TickTock is riddled with horrible financial advice, no surprise there. But I saw one yesterday that made me think about a widespread misconception about penny stocks. In this TickTock, this person told people never to buy stocks below a specific price, i.e., penny stocks. TickTock is full of young folks who haven’t spent enough time in the markets, but many people agree with this person regarding lower-priced stocks. Is there such a thing as safe penny stocks? Does price have anything to do with risk? Am I safer only buying stocks over $1 or $4 or $5?
Penny Stock Definition
The definition varies here, but the concept is the same. Penny stocks are stocks of typically smaller companies that trade at less than $5 by some definition or $1 by others.
The logic goes that low-priced stocks are more volatile, and that is generally true. Penny stocks attract all kinds of “gambling.” From day-traders to pump-and-dump schemes. They hope that due to low trading volume, by simply buying the stock, they can influence the price, especially if they can pump the price through social media channels or their followers.
There is some truth to that, but not all penny stocks are made the same. Unlike traders, who buy and sell stock tickers, we invest in underlying companies. Therefore, price only becomes part of the equation. We said it many times, the value you get is always a function of the price you pay. Therefore the only difference the low price makes is the market capitalization of the company.
The best way to illustrate this is through the simple fact that penny stock companies grow up to be great businesses and that large stocks can fail miserably, no matter the price the stock is trading at.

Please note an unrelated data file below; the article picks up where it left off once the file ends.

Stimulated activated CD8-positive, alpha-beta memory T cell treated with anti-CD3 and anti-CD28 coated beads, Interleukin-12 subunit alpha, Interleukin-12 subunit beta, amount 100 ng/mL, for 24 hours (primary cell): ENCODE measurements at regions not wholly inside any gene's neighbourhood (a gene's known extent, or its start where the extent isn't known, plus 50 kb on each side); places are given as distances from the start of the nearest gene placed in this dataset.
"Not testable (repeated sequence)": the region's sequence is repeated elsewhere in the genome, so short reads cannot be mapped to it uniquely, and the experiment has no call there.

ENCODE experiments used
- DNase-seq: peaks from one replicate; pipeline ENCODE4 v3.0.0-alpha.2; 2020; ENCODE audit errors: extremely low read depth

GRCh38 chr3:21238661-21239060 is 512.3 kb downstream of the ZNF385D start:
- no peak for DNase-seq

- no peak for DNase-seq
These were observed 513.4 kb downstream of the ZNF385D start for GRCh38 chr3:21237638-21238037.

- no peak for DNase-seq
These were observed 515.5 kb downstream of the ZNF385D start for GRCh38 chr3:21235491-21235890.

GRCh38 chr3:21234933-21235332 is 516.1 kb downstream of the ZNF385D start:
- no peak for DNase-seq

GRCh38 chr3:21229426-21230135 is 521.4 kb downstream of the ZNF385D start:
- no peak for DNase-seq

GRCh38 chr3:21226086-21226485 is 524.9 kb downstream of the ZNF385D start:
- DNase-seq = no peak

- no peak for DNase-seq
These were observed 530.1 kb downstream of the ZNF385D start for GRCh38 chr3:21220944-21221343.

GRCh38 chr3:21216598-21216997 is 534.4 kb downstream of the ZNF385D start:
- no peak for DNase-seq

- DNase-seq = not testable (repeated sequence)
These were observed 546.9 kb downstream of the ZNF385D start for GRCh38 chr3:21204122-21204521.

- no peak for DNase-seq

Big companies that were once penny stocks
If you follow a definition that penny stock is a stock below $5, many big successful companies today were once penny stocks. The difference between these companies now and then is their size and market capitalization.
Apple today doesn’t need an introduction. It is the biggest tech company globally, but it was a penny stock not too long ago. In 2009 you could have bought Apple stock for under $5.
Was it a good investment at below $5? It is impossible to say. At $5 back then, it might have been too expensive. Was Apple a safe penny stock? Far from it, but not investing in it just because of the price is not sound investing.
Here is how Apple has performed since that time, compared to the S&P 500 ETF, SPY.
Okay, this chart is absurd, we know, but it is still fun to look back at how crazy Apple’s performance has been since it was a penny stock.
Here is the summary:
Was Apple one of the safe penny stocks? Definitely not. Just look at that volatility. But with higher risk came the reward.
Ford Motor Company (F)
Another company that needs no introduction that you could have also bought at below $3 in 2009 is Ford. A company with hundreds of billions in revenue, with the best-selling vehicle in the United States, and one of the most well-known car makers in the world was also a penny stock.
Here is how Ford has performed since that time, compared to the S&P 500 ETF, SPY.
Not as impressive performance as Apple. Here is the summary:
Advanced Micro Devices (AMD)
Just six years ago, you could have bought AMD below $2. Stock that is now trading at over $80.
Here is how AMD has performed since that time, compared to the S&P 500 ETF, SPY.
So hopefully, from this, you can see that if you were to implement this hard rule of never considering companies under a [insert $ price] here, you would miss out on some potentially incredible returns.